Limited company buy-to-let is on the rise, but experts have warned transferring your portfolio to a company wrapper could actually leave you worse off.
It’s been a rough few years for landlords.
The pantomime villains of the property market have taken kicking after kicking from the Government, from being walloped with a 3% Stamp Duty surcharge to seeing various tax reliefs stripped back and even being enlisted in the fight against illegal immigration.
However, one shining light for landlords appears to be the limited company buy-to-let, where their properties are owned by a company set up by the landlord, rather than by the landlord as an individual.
This article is part of a wider series on investing, covering all areas from stocks and shares to buy-to-let, peer-to-peer and alternative investments. Click here to view the full guide.
The growth of limited company buy-to-let
Buying an investment property via a limited company, rather than as an individual, has become enormously popular in recent months.
According to Countrywide, one in five rental properties are now owned by a corporate landlord, the highest proportion since records began in 2010.
It’s become even more pronounced in the capital - more than a quarter of rental homes in London are owned by company landlords.
And according to specialist broker Mortgages for Business, a massive 77% of applications for buy-to-let mortgages in the first quarter of the year had been made through limited companies.
Why landlords are attracted to limited company buy-to-let
Landlords who are higher or additional rate taxpayers used to be able to claim back tax relief on their mortgage interest payments at their income tax band.
In other words, if they paid 45% income tax on their usual earnings, they could claim back 45% of the money they spent on their mortgage interest payments.
The Government has changed this now though and is moving towards landlords only being able to claim back 20% - the basic tax rate - on their buy-to-let mortgage interest.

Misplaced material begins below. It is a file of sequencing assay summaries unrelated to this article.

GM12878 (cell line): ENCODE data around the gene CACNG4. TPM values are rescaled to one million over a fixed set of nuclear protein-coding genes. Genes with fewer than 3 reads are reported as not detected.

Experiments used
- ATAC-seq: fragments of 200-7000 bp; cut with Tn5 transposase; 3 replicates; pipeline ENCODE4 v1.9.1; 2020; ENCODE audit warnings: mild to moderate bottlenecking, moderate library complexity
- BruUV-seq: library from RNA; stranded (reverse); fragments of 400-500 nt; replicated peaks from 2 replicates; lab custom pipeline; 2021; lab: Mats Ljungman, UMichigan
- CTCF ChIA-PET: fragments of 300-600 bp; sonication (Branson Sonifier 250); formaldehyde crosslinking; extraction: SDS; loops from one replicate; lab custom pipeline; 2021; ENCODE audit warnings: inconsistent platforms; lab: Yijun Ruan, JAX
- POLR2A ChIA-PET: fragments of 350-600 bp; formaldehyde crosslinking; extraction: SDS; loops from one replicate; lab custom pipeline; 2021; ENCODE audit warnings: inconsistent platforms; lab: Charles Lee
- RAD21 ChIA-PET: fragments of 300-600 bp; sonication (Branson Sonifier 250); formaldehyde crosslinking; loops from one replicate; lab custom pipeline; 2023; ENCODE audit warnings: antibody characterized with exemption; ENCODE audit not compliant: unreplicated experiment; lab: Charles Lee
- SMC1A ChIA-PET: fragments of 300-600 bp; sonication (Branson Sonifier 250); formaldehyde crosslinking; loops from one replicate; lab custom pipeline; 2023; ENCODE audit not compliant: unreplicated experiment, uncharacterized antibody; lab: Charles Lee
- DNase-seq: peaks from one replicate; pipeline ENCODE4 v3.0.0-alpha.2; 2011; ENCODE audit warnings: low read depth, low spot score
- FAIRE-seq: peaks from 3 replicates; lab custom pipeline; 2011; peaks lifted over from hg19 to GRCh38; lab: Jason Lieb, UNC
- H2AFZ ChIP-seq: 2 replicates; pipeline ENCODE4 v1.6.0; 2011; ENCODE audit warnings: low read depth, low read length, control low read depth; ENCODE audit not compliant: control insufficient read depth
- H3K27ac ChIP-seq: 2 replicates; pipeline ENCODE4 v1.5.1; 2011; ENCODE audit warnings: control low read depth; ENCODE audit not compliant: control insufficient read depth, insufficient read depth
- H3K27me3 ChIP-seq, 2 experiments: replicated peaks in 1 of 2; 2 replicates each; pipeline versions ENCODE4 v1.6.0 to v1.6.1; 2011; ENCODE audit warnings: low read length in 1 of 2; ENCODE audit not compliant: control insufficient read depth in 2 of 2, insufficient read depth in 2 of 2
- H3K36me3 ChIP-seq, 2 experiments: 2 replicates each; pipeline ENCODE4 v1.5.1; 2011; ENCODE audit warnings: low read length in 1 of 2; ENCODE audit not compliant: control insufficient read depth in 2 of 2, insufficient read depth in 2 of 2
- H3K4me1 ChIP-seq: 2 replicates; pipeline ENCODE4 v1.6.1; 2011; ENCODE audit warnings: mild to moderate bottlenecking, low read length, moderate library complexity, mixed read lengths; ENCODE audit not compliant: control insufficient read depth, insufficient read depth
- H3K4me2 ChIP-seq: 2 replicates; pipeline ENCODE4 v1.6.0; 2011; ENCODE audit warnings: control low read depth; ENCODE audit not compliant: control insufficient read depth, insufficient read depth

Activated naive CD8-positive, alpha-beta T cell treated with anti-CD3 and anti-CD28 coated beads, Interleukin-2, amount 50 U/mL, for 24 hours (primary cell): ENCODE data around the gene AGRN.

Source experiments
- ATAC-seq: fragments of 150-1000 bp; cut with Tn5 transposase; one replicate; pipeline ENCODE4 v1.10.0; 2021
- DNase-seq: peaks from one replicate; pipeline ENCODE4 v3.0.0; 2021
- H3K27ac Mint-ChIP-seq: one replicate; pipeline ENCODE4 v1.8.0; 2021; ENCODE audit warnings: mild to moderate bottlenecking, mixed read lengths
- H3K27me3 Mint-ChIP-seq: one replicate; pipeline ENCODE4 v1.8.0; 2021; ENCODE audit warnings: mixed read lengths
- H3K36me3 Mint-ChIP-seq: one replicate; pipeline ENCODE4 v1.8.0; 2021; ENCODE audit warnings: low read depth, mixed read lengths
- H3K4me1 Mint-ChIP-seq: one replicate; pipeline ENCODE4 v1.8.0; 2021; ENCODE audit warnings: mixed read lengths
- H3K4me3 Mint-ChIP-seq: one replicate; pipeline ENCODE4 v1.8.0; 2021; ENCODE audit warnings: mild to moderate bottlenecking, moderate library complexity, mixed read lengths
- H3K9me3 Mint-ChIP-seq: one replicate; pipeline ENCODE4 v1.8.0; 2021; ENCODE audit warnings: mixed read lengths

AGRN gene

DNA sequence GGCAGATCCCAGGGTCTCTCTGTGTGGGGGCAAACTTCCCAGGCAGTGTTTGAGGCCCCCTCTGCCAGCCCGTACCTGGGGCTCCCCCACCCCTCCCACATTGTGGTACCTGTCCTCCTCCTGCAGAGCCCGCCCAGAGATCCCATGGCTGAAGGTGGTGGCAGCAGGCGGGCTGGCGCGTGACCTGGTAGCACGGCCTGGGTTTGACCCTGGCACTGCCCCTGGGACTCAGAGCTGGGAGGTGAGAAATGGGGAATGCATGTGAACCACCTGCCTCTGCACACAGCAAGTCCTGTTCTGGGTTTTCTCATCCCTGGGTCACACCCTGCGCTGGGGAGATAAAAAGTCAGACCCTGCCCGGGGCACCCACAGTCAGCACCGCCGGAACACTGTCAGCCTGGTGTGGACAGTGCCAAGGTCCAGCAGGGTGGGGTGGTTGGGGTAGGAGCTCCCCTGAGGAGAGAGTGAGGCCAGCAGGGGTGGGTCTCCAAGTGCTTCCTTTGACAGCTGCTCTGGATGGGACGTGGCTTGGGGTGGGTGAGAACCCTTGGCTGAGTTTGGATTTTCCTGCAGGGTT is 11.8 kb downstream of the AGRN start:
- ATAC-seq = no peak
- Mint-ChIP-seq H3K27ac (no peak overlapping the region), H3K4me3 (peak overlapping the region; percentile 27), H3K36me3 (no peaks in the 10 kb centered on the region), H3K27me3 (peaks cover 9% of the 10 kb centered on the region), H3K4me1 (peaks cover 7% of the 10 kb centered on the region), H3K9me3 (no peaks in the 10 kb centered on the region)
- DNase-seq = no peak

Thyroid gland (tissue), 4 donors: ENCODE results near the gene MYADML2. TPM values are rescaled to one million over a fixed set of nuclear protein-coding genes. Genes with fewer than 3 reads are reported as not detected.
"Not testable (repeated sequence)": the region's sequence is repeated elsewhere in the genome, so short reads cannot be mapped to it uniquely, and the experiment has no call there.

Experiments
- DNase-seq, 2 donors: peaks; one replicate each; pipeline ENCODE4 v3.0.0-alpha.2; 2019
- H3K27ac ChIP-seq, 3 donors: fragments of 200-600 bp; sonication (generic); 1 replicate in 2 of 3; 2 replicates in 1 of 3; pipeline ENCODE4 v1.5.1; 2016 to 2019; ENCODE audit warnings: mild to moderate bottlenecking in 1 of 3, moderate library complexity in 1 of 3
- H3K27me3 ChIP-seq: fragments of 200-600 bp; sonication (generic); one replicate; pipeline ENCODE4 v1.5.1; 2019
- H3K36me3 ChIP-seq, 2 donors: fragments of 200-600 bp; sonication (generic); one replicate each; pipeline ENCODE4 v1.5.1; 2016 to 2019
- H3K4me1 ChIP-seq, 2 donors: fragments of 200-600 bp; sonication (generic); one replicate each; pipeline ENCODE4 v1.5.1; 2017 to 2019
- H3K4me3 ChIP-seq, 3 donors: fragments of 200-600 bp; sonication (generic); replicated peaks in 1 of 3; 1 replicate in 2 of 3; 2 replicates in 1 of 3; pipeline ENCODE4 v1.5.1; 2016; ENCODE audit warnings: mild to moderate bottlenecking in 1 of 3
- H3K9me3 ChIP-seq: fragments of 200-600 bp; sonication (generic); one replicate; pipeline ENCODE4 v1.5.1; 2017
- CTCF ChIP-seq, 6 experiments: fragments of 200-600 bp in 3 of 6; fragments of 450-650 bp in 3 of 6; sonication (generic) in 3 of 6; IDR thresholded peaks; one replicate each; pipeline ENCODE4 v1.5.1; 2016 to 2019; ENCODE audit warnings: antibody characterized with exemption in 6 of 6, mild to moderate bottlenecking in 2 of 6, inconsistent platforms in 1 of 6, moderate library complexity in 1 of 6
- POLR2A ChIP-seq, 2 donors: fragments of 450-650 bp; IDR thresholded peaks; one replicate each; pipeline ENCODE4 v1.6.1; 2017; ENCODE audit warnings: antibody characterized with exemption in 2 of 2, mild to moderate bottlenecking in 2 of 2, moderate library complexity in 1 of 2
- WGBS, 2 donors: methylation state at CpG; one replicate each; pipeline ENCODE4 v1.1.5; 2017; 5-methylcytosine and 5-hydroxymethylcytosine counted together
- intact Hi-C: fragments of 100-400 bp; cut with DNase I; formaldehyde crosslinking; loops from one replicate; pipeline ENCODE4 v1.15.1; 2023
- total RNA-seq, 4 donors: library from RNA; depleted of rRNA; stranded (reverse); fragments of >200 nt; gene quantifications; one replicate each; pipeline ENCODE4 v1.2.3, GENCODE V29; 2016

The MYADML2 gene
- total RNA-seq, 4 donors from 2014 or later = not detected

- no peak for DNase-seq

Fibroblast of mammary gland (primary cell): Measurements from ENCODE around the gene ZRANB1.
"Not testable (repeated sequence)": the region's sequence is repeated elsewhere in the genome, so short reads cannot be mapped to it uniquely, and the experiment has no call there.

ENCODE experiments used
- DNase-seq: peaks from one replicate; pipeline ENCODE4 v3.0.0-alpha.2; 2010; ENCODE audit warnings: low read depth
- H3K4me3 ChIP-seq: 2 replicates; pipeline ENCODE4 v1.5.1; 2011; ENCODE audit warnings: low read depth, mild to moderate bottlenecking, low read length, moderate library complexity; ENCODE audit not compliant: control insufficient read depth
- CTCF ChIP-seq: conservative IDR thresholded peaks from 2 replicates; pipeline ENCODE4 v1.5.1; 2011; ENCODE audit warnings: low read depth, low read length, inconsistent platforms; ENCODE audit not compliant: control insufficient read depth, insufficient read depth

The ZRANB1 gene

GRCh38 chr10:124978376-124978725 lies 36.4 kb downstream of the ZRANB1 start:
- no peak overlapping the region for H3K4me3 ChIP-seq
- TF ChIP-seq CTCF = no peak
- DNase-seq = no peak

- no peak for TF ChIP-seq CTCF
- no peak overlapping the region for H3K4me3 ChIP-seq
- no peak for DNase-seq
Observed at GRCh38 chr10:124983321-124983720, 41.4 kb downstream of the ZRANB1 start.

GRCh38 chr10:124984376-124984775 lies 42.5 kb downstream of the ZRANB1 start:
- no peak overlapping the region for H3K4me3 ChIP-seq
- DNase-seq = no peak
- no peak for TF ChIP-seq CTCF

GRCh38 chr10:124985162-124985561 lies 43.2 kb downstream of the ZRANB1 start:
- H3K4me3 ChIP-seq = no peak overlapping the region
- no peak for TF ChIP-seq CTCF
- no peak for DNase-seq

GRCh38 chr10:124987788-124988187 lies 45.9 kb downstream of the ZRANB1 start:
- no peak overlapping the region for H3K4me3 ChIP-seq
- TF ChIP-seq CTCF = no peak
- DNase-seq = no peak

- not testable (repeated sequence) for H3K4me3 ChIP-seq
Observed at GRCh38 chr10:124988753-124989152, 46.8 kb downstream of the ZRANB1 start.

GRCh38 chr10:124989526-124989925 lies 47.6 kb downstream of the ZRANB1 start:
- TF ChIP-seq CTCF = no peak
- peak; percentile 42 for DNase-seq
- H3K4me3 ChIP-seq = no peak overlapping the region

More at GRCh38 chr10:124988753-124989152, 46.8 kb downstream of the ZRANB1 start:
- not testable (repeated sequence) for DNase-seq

Things work slightly differently if the investment property is owned via a company wrapper though.
For starters, the mortgage interest is viewed as a business expense, and so reduces the total amount of taxable profit.
As businesses pay tax on their profits, in contrast to individuals who pay tax on income, this could work out better for the investor.
On top of that, you also have the fact that corporation tax for profits right now is 19%, so lower than income tax rates.
Is it as good as it looks?
However, accountants RSM have flagged up the fact that landlords opting for this route may actually be exposing themselves to a greater tax bill.
For starters, if you are moving ownership from an individual to a corporate structure, then the taxman will view that as a sale and purchase.
That means you’ll have to fork out capital gains tax at 28%, as well as having to stump up another batch of Stamp Duty. That could be a seriously significant expense.
There are also added expenses to consider with your borrowing.
While limited company buy-to-let is on the increase, it remains a relatively niche area of the market; not all lenders are active here, and those that are generally charge a higher interest rate on company buy-to-let than traditional buy-to-let.
According to financial information site Moneyfacts, just 14 lenders are currently active in the limited company buy-to-let sector, though the number of products on offer from those lenders has jumped significantly.
In March there were 288 limited company buy-to-let deals to choose from, an increase of 136% year-on-year.
And then you need to consider how you’re going to be paid. If you own the property as an individual, the rent goes straight into your bank account.
But if you own it via a company, then the rent goes into the business – are you going to take it as a dividend?
Currently, the tax-free allowance on dividends stands at £2,000, with the tax you have to pay varying depending on your own tax band.
Finally, don’t forget the admin costs associated with setting up a company and having to file accounts.
David Sheppard, managing director of mortgage broker Perception Finance, emphasised that whether the limited company route will save you money depends on your portfolio.
He said: "It's crucial that you do your sums before committing to switching over to owning your investment properties through a limited company, as the costs or benefits will vary depending on your circumstances."
The professionalisation of buy-to-let
The various steps taken by the Government in recent years appear to be aimed at professionalising the landlord sector – the days of most landlords owning only one or two investment properties appear to be on the way out.
Professional landlords are more likely to own their investment properties through limited companies, and are generally set up to better cover the added expenses that can accompany buying in this fashion.
But for the small-time landlord, it’s crucial to do your sums before jumping into switching to a limited company structure.
It is far from guaranteed that doing so will save you cash - it could easily end up costing you more.
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